I finished M. Stanton Evans’ 1975 book, Clear and Present Dangers: A Conservative View of America’s Government. In my latest reading, Evans proposed conservative solutions to our country’s problems. He acknowledged that he supports solutions that would go much further than what is politically feasible, but he’s open to meeting people halfway and taking half a loaf rather than none at all. For example, Evans supports abolishing the minimum wage, but he’d be open merely to exempting teenagers from it.
There were two items in my latest reading that especially stood out to me. First, on page 395, Evans proposes that residents of the inner-city be allowed to vote on whether or not urban renewal will take place in their area. Evans says that this “would give the otherwise voiceless citizens (usually blacks) in the central cities a say-so in their own affairs.” That sounds rather populist! I like it! Evans also referred favorably to a proposal to “eliminate taxes on structural improvements on property”, thereby encouraging inner-city buildings to be upgraded and made more liveable, as well as a proposal to reform zoning ordinances that inhibit “new construction” in the inner-city, thereby addressing housing. Evans does not go into much detail on ways to improve the inner-cities, but I appreciate that he not only said what he thought was wrong with the government policy of that time regarding the inner-cities but also demonstrated his willingness to consider alternative approaches.
Second, in his discussion on pornography, Evans affirms that the matter should be left to the states, but then he goes on to say that the pornography industry has suffered, even though states have avoided a repressive policy. Evans says that states should have the authority to set their own policy regarding pornography, yet he himself seems to prefer a more libertarian approach. I’d say that he was overly optimistic about the demise of pornography, however, for television, movies, and the Internet these days show plenty of sexually-explicit images.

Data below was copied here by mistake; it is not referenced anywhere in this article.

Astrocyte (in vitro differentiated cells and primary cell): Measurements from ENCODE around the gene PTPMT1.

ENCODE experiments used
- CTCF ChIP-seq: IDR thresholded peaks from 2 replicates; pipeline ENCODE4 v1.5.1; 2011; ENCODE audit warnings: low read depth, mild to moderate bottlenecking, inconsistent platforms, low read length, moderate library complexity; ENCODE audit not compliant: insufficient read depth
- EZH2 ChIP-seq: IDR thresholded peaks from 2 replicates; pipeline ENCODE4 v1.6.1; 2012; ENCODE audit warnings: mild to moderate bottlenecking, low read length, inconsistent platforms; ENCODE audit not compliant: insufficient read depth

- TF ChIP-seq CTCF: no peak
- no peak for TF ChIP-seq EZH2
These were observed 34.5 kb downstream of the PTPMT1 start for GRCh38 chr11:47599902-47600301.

Overall, I thought this was a good book, even though I’m not much of a conservative nowadays. I admire Evans for challenging the liberal consensus of his day, and I thought that he made a good point when he argued that legal limits on government authority should be consistently followed, lest the state get out of control. I feel that the Tenth Amendment (at least as conservatives understand it) is too rigid of a limit, for I have problems with hindering the government from doing good, especially in situations where people cannot really help themselves. But I understand why limits are important. One problem that I have, though, is with Evans’ insistence that the Fourteenth Amendment does not apply the Bill of Rights to the states. So we should fear the federal government becoming a tyranny, but we shouldn’t mind if the states suppress the rights listed in the Bill of Rights? What sense does that make? Isn’t tyranny bad, whether it occurs at the federal, state, or local level?
I thought that Evans made valuable points about certain government policies causing more harm than good. That’s certainly plausible! I was a little skeptical, however, when he sought to downplay the extent of the problems that the government was trying to solve. Moreover, my hunch is that laissez-faire would create its own set of problems. I think that one should seek to reform how the government does things, rather than rolling back government involvement and expecting for problems to go away as a result of that. What’s interesting is that President Barack Obama, specifically Obamacare, has sought to tackle some of the health care problems that Evans discusses, such as subsidies to hospitals that increase the cost of health care.
I have to admire Evans for the extent of his documentation. I did not fact-check everything he said, for I did not have the time or the energy, considering the vast wealth of information that is in Evans’ book. Surprisingly, I found fact-checking Newt Gingrich’s works and Mitt Romney’s book to be a more manageable task than fact-checking Evans would probably be.
Evans’ book was definitely worth reading. In a couple of days, I’ll be starting my Year (or More) of Nixon, so I’ll play by ear what I post in the two days before then. One of my posts will probably introduce my Year (or More) of Nixon, defining what it will be and my reason for it!